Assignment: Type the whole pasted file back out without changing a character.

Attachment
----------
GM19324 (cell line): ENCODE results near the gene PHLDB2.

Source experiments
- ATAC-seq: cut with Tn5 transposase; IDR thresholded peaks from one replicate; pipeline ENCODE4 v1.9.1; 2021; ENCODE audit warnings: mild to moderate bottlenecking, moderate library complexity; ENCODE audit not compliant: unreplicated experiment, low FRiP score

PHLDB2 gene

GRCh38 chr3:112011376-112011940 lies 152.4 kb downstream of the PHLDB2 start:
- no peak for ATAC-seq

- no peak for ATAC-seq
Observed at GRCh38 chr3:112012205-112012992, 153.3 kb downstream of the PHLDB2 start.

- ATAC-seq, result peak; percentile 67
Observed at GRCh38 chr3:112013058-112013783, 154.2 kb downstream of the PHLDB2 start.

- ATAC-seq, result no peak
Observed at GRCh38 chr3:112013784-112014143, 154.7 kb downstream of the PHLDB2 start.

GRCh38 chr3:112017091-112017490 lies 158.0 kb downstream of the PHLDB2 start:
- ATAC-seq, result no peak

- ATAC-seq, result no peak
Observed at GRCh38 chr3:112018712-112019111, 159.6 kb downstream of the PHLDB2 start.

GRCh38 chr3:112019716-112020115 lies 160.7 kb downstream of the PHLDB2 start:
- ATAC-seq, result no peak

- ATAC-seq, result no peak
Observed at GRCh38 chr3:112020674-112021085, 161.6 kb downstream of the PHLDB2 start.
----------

GM19324 (cell line): ENCODE results near the gene PHLDB2.

Source experiments
- ATAC-seq: cut with Tn5 transposase; IDR thresholded peaks from one replicate; pipeline ENCODE4 v1.9.1; 2021; ENCODE audit warnings: mild to moderate bottlenecking, moderate library complexity; ENCODE audit not compliant: unreplicated experiment, low FRiP score

PHLDB2 gene

GRCh38 chr3:112011376-112011940 lies 152.4 kb downstream of the PHLDB2 start:
- no peak for ATAC-seq

- no peak for ATAC-seq
Observed at GRCh38 chr3:112012205-112012992, 153.3 kb downstream of the PHLDB2 start.

- ATAC-seq, result peak; percentile 67
Observed at GRCh38 chr3:112013058-112013783, 154.2 kb downstream of the PHLDB2 start.

- ATAC-seq, result no peak
Observed at GRCh38 chr3:112013784-112014143, 154.7 kb downstream of the PHLDB2 start.

GRCh38 chr3:112017091-112017490 lies 158.0 kb downstream of the PHLDB2 start:
- ATAC-seq, result no peak

- ATAC-seq, result no peak
Observed at GRCh38 chr3:112018712-112019111, 159.6 kb downstream of the PHLDB2 start.

GRCh38 chr3:112019716-112020115 lies 160.7 kb downstream of the PHLDB2 start:
- ATAC-seq, result no peak

- ATAC-seq, result no peak
Observed at GRCh38 chr3:112020674-112021085, 161.6 kb downstream of the PHLDB2 start.